As Martin suggests it is the modellers philiosphy as to how well and how far each specific item is taken. If you are happy to take a Mk1 out of a Bachmann box and plonk it on Peco track.Ok but those who have moved the gauge and their modelling ideas further along it may be just change the wheels. though to the build the comet kit changing each part to make it better until the coach is a stand out single item. I personally have the admiration of people who have the time and have spent years doing the latter and built every thing on their layout.
Doug
Still not doing enough modelling

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David Thorpe
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Re: Are RTR models 'really' that good?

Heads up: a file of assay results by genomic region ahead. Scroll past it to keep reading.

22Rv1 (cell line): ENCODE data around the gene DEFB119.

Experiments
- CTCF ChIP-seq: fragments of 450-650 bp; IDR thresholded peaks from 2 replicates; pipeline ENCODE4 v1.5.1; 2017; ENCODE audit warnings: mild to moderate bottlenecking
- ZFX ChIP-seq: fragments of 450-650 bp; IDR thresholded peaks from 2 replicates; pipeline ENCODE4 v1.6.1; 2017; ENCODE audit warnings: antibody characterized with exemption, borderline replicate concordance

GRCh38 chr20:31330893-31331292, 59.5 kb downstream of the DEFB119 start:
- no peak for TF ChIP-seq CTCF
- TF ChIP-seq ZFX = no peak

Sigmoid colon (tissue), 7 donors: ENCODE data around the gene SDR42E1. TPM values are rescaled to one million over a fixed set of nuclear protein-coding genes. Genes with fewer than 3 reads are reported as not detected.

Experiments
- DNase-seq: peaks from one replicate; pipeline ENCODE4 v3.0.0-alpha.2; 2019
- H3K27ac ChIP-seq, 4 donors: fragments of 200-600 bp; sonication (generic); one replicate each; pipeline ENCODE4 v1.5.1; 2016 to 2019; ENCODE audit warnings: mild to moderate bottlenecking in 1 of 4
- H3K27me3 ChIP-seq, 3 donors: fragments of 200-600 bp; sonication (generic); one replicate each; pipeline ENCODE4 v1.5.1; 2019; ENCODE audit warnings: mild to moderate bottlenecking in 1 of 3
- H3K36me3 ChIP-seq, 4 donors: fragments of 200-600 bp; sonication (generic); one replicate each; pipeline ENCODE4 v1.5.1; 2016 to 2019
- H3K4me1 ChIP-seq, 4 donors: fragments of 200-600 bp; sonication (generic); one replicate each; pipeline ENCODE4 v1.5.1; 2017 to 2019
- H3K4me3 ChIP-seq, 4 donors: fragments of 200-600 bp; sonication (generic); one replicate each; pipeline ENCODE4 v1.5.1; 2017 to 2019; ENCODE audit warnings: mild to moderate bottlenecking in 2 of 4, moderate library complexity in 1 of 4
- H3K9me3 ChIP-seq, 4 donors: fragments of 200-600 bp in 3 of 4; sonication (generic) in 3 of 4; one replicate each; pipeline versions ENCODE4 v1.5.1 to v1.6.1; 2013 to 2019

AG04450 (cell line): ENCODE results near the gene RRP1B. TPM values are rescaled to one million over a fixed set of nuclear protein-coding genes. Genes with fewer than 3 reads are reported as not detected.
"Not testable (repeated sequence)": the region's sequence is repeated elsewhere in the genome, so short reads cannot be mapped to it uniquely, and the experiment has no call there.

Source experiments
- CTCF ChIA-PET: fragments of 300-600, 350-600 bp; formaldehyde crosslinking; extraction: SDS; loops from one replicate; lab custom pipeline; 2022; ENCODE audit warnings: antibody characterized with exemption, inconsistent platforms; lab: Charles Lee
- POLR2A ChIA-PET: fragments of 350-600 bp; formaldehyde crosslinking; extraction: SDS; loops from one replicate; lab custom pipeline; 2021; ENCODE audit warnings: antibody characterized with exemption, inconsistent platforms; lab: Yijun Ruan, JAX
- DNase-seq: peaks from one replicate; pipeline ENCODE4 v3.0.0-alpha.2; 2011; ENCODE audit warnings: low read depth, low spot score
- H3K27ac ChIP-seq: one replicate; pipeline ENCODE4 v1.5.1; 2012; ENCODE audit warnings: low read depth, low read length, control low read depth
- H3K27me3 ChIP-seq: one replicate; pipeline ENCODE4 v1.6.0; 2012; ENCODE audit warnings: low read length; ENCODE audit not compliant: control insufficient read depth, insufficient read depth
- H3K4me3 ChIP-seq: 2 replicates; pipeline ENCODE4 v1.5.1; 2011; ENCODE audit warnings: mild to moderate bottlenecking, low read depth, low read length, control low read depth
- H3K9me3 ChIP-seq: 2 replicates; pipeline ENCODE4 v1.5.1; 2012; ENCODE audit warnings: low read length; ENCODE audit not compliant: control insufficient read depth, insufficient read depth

Postby David Thorpe » Wed Nov 28, 2012 9:08 am

I'm just thankful that RTR models are as good as they are. I'm at best an "average" modeller and I like making kits, but that doesn't mean to say I find them easy - I don't! I'm currently working on an 0-6-0 which should be a piece of cake (shouldn't it?). It's taken me a long time but now all is finished except for the final touches to the chassis. A few days ago I'd managed to get that running smoothly without the motor in place - i could push it along the track with one finger, everything going round as it should. So I got out the 601 and put a bit on the end of the axles to try to ensure that the Gibson wheels were locked in place, and i took off the crankpin nuts and put a bit of Threadlock on to ensure that they stayed in place, and then left it all to set. When I came back a couple of days later did it all run nice and smoothly? No it did not, in spite of the fact that it had not been touched in the meantime. I have no idea what's gone wrong, but obviously I've now got to dismantle something or other, no easy task as it's all locked in place.